The Pimfa Millennial Forum has recommended the wealth management industry offer differentiating services, such as a ‘property saver’ account, to attract millennial clients.
The Millennial Forum, set up by the Wealth Management Association prior to its recent merger with the Association of Professional Financial Advisers to create the Personal Investment Management & Financial Advice Association (Pimfa), looked at promotion of the wealth management industry.
In its second year, one of the Working Groups put forward the recommendation on the basis millennials have less wealth to invest and less loyalty to brands.
The members of the working group, now being developed by the Pimfa, also suggested firms provided an all-in fee structure to millennials, a low minimum investment requirement and fees tiered by age to help encourage the generation frequently referred to as millennials to invest.
Each of the four Millennial Forum Working Groups was tasked with researching an area of the industry – generational funds flow, cost and barriers, technology and data, and promotion – before presenting their findings and recommendations to an industry panel on 26 June.
Melissa Giordano, head of pensions and savings strategy at HM Treasury, who sat on the panel at the forum, explained millennials “have short-term priorities” which were “preventing [them] from accumulating savings”.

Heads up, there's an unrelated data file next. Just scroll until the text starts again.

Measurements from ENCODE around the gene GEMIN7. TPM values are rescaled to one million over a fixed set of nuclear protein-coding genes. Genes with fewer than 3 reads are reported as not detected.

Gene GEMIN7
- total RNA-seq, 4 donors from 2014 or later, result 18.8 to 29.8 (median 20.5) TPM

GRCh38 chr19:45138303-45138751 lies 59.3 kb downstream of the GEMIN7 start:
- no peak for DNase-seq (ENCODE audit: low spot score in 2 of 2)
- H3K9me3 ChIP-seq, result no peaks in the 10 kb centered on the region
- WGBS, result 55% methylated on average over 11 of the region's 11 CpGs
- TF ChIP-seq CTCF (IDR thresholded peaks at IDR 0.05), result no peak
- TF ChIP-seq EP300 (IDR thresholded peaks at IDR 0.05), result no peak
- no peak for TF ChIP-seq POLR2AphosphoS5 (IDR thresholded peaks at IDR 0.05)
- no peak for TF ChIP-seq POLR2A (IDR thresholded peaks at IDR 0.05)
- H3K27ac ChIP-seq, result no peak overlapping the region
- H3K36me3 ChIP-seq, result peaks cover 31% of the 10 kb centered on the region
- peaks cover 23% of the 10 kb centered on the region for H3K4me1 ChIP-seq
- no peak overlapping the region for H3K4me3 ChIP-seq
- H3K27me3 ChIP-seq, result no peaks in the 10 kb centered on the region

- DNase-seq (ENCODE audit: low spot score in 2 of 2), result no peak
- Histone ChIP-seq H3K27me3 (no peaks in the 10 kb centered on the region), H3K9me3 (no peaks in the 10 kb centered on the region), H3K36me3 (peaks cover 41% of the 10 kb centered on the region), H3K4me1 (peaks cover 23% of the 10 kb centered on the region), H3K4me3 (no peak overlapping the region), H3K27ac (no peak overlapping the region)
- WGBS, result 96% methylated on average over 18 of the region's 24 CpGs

The working group for promotion of the industry surveyed 314 people, around 85 per cent of whom were in financial services.
In spite of this, their survey revealed 67 per cent of respondents across gender, income and profession said investment was not relevant to them.
When asked for words they associated with wealth management, the respondents used phrases including “out of touch”, “out of reach” and “expensive”, the panel was told.
Property ownership was cited as one of the barriers, with millennials choosing to set aside money for a deposit or mortgage repayments over investing their wealth.
The group pointed out millennials were not finding a link between their goal of home ownership and investing.
Philip Howell, chief executive at Rathbone Brothers, another of the industry panel members, agreed “property is the biggest threat to investment”.
Liz Field, chief executive of Pimfa, opened the forum by acknowledging how to attract millennial clients was “one of the main worries” for the industry.
As part of its recommendations, the costs and barriers working group said the regulator should encourage the wealth management industry to offer simplified services and warned there was a danger the industry would “fail to capture this generation”.
Several of the groups came to the conclusion millennial investors would prefer a combination of robo-advice and face-to-face advice.
The working group which presented its findings on technology and data said wealth management firms needed to incorporate “interactive technology” in order to attract millennial investors and recommended they partnered with early growth fintech firms to achieve this.
It also urged the industry to rank innovation alongside cybersecurity.
Ms Giordano, Ms Field and Mr Howell were joined on the panel by John Hughman, editor of FTAdviser’s sister title Investors Chronicle, and Nicholas Johnson of Coutts & Co.